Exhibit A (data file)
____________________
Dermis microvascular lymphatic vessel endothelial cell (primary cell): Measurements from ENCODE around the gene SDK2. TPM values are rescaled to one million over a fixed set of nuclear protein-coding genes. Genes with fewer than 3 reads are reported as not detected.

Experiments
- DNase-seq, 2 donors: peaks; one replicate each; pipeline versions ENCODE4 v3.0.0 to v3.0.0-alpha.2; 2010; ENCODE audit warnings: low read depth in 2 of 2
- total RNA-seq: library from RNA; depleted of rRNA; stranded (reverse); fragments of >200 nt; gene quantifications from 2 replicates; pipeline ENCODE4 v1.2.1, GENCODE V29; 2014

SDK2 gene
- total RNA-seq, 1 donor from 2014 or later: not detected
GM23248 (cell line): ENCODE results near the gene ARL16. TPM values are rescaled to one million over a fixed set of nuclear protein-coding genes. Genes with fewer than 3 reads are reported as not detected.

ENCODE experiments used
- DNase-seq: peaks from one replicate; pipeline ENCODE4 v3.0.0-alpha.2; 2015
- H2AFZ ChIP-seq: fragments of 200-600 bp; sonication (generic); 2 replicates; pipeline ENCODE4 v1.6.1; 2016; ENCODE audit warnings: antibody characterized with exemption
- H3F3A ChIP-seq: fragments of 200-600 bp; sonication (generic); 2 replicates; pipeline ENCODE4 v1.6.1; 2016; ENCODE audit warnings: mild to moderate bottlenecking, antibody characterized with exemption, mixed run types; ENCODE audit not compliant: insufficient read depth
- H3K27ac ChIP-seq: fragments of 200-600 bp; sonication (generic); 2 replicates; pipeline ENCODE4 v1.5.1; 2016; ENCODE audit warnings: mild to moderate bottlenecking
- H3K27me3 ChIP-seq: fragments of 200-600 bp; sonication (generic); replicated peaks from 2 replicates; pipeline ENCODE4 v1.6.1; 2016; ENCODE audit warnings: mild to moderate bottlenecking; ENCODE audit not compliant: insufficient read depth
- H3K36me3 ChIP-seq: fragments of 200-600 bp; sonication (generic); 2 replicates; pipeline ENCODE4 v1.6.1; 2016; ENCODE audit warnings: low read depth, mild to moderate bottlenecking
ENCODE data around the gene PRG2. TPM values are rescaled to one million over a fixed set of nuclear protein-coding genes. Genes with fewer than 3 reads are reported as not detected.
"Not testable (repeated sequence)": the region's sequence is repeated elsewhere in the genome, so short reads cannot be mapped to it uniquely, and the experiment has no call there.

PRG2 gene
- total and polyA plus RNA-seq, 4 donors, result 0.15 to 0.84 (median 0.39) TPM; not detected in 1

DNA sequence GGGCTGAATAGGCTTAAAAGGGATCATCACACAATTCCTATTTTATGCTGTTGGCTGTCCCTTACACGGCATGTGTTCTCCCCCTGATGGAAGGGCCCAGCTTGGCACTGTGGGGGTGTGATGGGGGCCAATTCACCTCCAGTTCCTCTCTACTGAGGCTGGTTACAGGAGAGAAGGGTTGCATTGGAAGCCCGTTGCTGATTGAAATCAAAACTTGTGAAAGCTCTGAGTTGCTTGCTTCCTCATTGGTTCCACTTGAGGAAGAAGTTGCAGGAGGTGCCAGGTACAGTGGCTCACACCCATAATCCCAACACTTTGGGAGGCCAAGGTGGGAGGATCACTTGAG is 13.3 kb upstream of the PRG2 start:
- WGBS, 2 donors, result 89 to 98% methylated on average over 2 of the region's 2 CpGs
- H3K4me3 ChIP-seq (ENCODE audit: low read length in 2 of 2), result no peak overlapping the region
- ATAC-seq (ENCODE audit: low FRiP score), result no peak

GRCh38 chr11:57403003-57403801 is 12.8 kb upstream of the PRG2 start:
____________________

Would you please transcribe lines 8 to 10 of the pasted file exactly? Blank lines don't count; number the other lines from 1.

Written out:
ENCODE experiments used
- DNase-seq: peaks from one replicate; pipeline ENCODE4 v3.0.0-alpha.2; 2015
- H2AFZ ChIP-seq: fragments of 200-600 bp; sonication (generic); 2 replicates; pipeline ENCODE4 v1.6.1; 2016; ENCODE audit warnings: antibody characterized with exemption